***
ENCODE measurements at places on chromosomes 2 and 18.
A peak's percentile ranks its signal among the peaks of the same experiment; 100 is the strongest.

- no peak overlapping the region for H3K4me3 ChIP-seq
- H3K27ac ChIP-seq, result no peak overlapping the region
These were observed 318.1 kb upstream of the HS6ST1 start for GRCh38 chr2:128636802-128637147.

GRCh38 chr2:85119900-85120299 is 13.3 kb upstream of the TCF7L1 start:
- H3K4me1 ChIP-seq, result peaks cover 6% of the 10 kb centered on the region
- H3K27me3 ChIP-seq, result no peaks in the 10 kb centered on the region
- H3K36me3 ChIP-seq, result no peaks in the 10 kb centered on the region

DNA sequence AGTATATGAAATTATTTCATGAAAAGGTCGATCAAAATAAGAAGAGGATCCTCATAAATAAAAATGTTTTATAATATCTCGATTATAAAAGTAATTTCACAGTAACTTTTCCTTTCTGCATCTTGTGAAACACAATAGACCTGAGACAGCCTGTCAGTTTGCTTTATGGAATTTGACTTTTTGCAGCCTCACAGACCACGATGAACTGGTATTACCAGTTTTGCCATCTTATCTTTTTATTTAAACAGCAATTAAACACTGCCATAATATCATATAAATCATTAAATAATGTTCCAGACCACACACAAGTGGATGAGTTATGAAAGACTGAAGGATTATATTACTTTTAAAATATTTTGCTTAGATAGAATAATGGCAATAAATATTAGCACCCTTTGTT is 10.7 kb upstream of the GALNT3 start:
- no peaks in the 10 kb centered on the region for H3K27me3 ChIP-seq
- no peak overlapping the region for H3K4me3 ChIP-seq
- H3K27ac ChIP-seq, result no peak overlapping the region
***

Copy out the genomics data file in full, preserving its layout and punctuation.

ENCODE measurements at places on chromosomes 2 and 18.
A peak's percentile ranks its signal among the peaks of the same experiment; 100 is the strongest.

- no peak overlapping the region for H3K4me3 ChIP-seq
- H3K27ac ChIP-seq, result no peak overlapping the region
These were observed 318.1 kb upstream of the HS6ST1 start for GRCh38 chr2:128636802-128637147.

GRCh38 chr2:85119900-85120299 is 13.3 kb upstream of the TCF7L1 start:
- H3K4me1 ChIP-seq, result peaks cover 6% of the 10 kb centered on the region
- H3K27me3 ChIP-seq, result no peaks in the 10 kb centered on the region
- H3K36me3 ChIP-seq, result no peaks in the 10 kb centered on the region

DNA sequence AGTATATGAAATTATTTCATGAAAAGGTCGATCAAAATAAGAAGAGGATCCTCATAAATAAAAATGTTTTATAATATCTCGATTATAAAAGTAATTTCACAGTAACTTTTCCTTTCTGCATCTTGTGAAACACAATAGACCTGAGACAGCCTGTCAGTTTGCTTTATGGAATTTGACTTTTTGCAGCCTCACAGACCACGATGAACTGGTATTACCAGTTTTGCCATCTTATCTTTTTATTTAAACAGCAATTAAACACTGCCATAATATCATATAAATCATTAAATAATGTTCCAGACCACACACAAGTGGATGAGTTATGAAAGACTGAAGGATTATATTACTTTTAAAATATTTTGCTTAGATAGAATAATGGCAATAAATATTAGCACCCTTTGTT is 10.7 kb upstream of the GALNT3 start:
- no peaks in the 10 kb centered on the region for H3K27me3 ChIP-seq
- no peak overlapping the region for H3K4me3 ChIP-seq
- H3K27ac ChIP-seq, result no peak overlapping the region